smit and smitty refer to the same program, though smitty invokes the text-based version, while smit will invoke an X Window based interface if possible; however, if smit determines that X Window capabilities are not present, it will present the text-based version instead of failing. Determination of X Window capabilities is typically performed by checking for the existence of the DISPLAY variable.

History

AIX Version 1

AIX version 1 was developed by IBM in conjunction with INTERACTIVE Systems Corporation, and was based in part on PC/IX, an operating system from Interactive Systems that ran on IBM/PC and compatible systems. Installation media consisted of eight 1.2M floppy disks.

AIX Version 2

AIX version 2 was a port of PC/IX to the IBM/RT Unix workstation. Unlike the IBM/PC, IBM/XT and IBM/AT systems, which were based on Intel 8086 and 80286 chips, respectively, the RT was based on the ROMP chip, the first commercial RISC chip ever, based on a design, the IBM 801, pioneered at IBM Research. I/O was provided by eight ISA bus slots. A typically configured RT came with 4 MB of memory, maxing out at 16 MB, and with a 20 MB hard drive, upgradable to 300 MB or more with external SCSI cabinets. Also standard were mouse and a 1280x1024 pixel-addressible 8-bit grayscale display and either a 4 MB/s token-ring network adapter, or a 10 Mbit/s 10Base2 (coaxial cable) ethernet adapter.

The performance of the RT, in comparison with other contemporaneous Unix workstations, was not outstanding. In particular, the floating point performance was poor, and was scandalized mid-life with the discovery of a bug in the floating point square root routine. Sales were also hobbled by the poor commission structure given to the IBM salesmen: it was structured along the same lines as the PC-class systems. With a typical price of about $20,000, which was much higher than the PC's, it was a hard sell. The resulting tiny commissions caused most of the IBM salesforce to be utterly disinterested in selling the product. Approximately 23,000 RTs were sold over the lifetime of the product, with some 4,000 going into IBM internal development and sales organizations.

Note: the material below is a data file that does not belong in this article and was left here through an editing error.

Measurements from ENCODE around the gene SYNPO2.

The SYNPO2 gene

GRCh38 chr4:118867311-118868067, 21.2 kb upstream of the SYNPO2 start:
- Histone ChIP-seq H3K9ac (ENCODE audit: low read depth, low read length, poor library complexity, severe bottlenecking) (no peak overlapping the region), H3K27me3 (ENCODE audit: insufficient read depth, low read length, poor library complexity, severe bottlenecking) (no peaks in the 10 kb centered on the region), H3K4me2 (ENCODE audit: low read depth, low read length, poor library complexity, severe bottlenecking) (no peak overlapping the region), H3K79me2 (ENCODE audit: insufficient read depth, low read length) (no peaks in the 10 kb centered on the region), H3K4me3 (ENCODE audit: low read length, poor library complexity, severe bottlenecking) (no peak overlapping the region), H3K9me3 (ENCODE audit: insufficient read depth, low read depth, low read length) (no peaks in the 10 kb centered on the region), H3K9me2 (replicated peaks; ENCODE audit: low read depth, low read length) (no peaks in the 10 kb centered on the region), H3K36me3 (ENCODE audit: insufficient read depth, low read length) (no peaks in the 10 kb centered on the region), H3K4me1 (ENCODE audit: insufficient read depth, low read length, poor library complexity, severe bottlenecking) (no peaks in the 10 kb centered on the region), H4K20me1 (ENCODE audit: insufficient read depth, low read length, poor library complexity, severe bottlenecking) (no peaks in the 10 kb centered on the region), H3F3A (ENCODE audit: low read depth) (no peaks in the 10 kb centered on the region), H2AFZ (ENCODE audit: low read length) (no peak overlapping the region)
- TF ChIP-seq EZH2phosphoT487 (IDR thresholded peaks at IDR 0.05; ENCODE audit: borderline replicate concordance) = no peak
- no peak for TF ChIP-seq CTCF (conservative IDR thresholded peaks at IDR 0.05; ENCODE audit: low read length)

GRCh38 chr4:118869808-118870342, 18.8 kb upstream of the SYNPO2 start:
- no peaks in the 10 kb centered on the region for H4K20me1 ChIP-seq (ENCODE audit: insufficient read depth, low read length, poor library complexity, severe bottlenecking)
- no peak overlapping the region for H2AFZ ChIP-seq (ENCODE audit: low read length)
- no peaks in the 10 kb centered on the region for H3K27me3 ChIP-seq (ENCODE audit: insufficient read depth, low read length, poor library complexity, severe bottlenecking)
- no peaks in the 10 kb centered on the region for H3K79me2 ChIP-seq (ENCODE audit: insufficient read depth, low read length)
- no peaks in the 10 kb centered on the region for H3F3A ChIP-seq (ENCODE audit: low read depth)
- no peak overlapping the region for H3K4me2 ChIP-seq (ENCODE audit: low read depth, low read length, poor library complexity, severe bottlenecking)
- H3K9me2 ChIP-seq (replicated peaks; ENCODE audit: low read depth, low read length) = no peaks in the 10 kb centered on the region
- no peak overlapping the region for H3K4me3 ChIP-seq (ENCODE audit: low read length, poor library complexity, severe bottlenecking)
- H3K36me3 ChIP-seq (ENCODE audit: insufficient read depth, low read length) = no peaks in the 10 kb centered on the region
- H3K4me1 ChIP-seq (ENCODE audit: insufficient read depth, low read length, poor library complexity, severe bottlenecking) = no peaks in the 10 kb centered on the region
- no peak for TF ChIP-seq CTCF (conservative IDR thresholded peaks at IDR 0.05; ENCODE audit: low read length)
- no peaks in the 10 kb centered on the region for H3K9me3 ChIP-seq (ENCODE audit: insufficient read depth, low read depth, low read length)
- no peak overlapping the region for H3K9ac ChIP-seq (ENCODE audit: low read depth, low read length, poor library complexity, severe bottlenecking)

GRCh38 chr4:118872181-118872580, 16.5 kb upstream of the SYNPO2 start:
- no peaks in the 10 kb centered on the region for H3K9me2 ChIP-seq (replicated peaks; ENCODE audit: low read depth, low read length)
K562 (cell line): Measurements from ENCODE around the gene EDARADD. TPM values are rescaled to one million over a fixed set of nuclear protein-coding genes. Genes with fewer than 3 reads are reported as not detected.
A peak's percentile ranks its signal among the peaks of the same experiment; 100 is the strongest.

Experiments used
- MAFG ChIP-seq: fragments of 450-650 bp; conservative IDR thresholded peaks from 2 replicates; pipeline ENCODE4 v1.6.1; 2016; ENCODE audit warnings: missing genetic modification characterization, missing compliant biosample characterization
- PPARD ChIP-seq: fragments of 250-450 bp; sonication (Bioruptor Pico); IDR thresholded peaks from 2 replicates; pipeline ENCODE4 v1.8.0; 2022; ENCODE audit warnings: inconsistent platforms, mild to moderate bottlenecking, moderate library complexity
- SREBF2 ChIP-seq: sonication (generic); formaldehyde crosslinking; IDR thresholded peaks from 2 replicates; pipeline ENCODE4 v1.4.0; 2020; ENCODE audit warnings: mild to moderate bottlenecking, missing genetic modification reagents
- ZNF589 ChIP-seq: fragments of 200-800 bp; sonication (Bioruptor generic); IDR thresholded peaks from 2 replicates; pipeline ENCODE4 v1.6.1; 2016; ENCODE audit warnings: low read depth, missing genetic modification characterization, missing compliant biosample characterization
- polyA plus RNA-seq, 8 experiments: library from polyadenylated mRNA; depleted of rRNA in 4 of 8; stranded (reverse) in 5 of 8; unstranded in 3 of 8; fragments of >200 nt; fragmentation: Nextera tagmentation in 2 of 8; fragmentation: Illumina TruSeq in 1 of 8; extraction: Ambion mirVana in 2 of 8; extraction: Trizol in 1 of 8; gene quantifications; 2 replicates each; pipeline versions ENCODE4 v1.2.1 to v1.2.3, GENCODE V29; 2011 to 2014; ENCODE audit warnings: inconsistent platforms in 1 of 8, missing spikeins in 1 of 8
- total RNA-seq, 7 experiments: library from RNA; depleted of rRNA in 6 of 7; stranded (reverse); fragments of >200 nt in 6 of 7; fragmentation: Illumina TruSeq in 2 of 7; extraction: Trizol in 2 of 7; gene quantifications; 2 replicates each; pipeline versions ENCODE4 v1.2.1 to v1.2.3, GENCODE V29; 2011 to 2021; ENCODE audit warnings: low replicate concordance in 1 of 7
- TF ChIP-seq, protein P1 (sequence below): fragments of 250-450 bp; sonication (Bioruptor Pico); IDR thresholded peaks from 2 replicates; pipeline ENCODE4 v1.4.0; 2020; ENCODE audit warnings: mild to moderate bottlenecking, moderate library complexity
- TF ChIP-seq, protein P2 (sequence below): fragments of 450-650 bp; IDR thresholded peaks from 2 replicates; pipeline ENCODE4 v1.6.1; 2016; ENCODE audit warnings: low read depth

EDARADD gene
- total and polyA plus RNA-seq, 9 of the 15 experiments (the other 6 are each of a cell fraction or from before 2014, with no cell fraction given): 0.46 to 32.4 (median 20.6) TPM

One of the novel aspects of the RT design was the use of a microkernel. The keyboard, mouse, display, disk drives and network were all controlled by a microkernel, which allowed multiple operating systems to be booted and run at the same time. One could "hotkey" from one operating system to the next using the Alt-Tab key combination. Each OS in turn would get possession of the keyboard, mouse and display. Besides AIXv2, the PICK OS was built in this microkernel. The PICK was unique in being a unified operating system and database, and ran various accounting applications. It was popular with retail merchants, and accounted for about 4,000 units of sales.

Much of the AIXv2 kernel was written in the PL/I programming language, which proved troublesome during the migration to AIXv3. AIXv2 included full TCP/IP networking support, as well as SNA, and two networking file systems: NFS, licensed from Sun Microsystems, and Distributed Services or DS. DS had the distinction of being built on top of SNA, and thereby being fully compatible with DS on the IBM midrange AS/400 and mainframe systems. For the graphical user interfaces, AIXv2 came with the X10R3 and later the X10R4 and X11 versions of the X Window System from MIT, together with the Athena widget set. Compilers for Fortran and C were available. One of the more popular desktop applications was the PageMaker book publishing software.

AIX Version 3

The release of AIX version 3 coincided with the announcement of the first RS/6000 models. The RS/6000 was unique in that it not only outperformed all other machines in integer compute performance, but also beat the competition by a factor of 10 in floating-point performance.

AIXv3 innovated in several ways on the software side. It was the first operating system to introduce the idea of a journalling file system, JFS, which allowed for fast boot times by avoiding the need to fsck the disks on every reboot. Another innovation was the introduction of shared libraries, which avoided the need for an application to statically link to the libraries it used. The resulting smaller binaries used less of the hardware RAM, to run, and used less of the disk space to install. Besides improving performance, it was a boon to developers: executable binaries could be in the 10s of Kbytes instead of a megabyte for an executable statically linked to the C library. AIXv3 also ditched the microkernel of AIXv2, a contentious move that resulted in v3 being somewhat more "pure" (and containing no PL/1 code) than v2.

Other notable subsytems included:

  • IrisGL, a 3D rendering library, the progenitor of OpenGL. IrisGL was licensed by IBM from SGI, then a small company which had sold only one thousand machines to date. SGI also provided the low-end graphics card for the RS/6000, capable of drawing 20,000 Gouraud-shaded triangles per second. The high-end graphics card was designed by IBM, a follow-on to the mainframe-based IBM 5080, capable of rendering 990K vectors per second.
  • PHIGS, another 3D rendering API, popular in automotive CAD/CAM circles, and at the core of CATIA.
  • Full support for version 11 of the X Window System, together with Motif as the recommended widget collection and window manager.
  • Network file systems: NFS from Sun; AFS, the Andrew File System; and DFS, the Distributed File System.
  • NCS, the Network Computing System, licensed from Apollo Computer (later purchased by HP)
  • The NeXT windowing system. This was notable as a "plan B", in case the X11/Motif/IrisGL combination failed in the marketplace. In almost every way, NeXT was a better technology, and had better and more interesting features than X11/Motif. However, it was highly proprietary: it hadn't been licensed to any other Unix vendor. This, in the face of the open systems challenge of X11/Motif and its lack of 3D support, cemented its failure in the marketplace.
source: wikipedia